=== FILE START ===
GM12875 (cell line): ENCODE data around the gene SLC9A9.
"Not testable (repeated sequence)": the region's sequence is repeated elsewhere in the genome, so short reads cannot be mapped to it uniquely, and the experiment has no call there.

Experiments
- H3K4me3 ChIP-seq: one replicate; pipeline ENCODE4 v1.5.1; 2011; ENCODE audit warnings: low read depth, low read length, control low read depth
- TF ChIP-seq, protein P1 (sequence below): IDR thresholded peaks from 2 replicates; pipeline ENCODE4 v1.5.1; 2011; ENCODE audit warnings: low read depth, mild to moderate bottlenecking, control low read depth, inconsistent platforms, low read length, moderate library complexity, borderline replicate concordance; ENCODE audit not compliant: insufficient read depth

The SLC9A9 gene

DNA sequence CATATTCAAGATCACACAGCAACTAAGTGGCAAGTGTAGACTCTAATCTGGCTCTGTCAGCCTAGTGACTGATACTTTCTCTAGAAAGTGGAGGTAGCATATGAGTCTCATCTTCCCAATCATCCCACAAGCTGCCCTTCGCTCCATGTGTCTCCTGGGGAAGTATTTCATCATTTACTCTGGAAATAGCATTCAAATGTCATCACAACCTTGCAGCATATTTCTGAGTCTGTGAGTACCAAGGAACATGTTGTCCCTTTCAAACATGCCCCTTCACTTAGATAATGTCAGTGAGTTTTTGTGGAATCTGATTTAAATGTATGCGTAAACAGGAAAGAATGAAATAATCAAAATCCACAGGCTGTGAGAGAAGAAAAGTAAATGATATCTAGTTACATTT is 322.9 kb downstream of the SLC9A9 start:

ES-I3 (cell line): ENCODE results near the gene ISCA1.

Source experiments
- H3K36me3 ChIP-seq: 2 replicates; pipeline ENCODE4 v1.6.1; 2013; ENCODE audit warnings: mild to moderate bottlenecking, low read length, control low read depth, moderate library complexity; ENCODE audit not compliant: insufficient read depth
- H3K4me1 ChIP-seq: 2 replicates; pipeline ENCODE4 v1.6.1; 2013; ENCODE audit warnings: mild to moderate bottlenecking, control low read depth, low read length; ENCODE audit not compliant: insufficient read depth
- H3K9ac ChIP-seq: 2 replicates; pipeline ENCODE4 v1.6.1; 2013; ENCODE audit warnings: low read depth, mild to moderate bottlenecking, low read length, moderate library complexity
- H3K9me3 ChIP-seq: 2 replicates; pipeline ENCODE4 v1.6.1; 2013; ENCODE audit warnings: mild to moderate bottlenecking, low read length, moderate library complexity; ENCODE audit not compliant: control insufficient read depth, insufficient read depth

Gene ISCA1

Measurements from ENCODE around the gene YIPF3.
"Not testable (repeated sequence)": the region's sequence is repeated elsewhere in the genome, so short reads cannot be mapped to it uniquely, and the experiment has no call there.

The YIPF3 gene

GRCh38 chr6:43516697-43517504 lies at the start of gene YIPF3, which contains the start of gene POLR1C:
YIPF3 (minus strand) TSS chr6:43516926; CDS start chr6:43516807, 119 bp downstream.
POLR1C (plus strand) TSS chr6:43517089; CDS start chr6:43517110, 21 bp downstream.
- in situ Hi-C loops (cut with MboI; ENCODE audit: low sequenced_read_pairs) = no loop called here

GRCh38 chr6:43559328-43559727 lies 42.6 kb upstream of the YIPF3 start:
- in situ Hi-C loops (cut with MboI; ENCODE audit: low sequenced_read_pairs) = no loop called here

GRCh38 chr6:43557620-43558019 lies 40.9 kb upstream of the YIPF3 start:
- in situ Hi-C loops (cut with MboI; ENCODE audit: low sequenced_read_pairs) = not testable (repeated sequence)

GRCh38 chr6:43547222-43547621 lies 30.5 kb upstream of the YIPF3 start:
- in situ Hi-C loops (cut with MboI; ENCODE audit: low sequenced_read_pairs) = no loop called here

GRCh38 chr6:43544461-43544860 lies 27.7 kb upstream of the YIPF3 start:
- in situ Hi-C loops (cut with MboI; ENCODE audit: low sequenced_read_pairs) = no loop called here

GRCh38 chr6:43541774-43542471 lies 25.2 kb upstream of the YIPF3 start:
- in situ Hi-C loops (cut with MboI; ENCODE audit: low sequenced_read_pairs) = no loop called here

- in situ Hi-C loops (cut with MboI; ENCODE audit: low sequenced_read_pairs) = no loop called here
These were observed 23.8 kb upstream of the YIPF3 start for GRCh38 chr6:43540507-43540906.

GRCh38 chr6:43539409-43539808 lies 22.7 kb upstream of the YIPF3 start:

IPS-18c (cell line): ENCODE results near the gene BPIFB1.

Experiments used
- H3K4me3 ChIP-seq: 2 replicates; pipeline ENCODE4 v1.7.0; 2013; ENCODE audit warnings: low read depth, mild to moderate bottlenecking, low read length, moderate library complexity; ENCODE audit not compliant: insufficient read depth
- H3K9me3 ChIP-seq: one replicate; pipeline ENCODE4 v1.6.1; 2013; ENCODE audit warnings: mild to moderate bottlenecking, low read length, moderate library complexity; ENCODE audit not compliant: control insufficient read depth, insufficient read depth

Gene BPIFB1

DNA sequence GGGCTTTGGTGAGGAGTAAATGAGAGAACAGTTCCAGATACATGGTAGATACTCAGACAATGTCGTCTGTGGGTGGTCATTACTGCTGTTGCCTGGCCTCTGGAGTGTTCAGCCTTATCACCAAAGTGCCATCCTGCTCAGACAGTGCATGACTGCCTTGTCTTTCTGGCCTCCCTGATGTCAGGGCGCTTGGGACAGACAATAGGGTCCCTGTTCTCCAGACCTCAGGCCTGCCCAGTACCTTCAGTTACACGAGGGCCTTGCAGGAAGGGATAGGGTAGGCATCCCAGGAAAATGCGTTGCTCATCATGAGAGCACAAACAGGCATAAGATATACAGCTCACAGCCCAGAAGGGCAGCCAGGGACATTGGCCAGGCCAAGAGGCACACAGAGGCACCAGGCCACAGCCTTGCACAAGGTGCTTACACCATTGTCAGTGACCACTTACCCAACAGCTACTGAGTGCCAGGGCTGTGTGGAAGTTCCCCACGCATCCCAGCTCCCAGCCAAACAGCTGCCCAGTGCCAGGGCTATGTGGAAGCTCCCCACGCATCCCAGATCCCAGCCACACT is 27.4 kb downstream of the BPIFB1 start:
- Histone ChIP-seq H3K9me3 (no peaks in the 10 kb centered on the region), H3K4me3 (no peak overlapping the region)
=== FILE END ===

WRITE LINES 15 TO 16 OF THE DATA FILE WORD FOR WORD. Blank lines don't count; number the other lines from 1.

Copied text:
Measurements from ENCODE around the gene YIPF3.
"Not testable (repeated sequence)": the region's sequence is repeated elsewhere in the genome, so short reads cannot be mapped to it uniquely, and the experiment has no call there.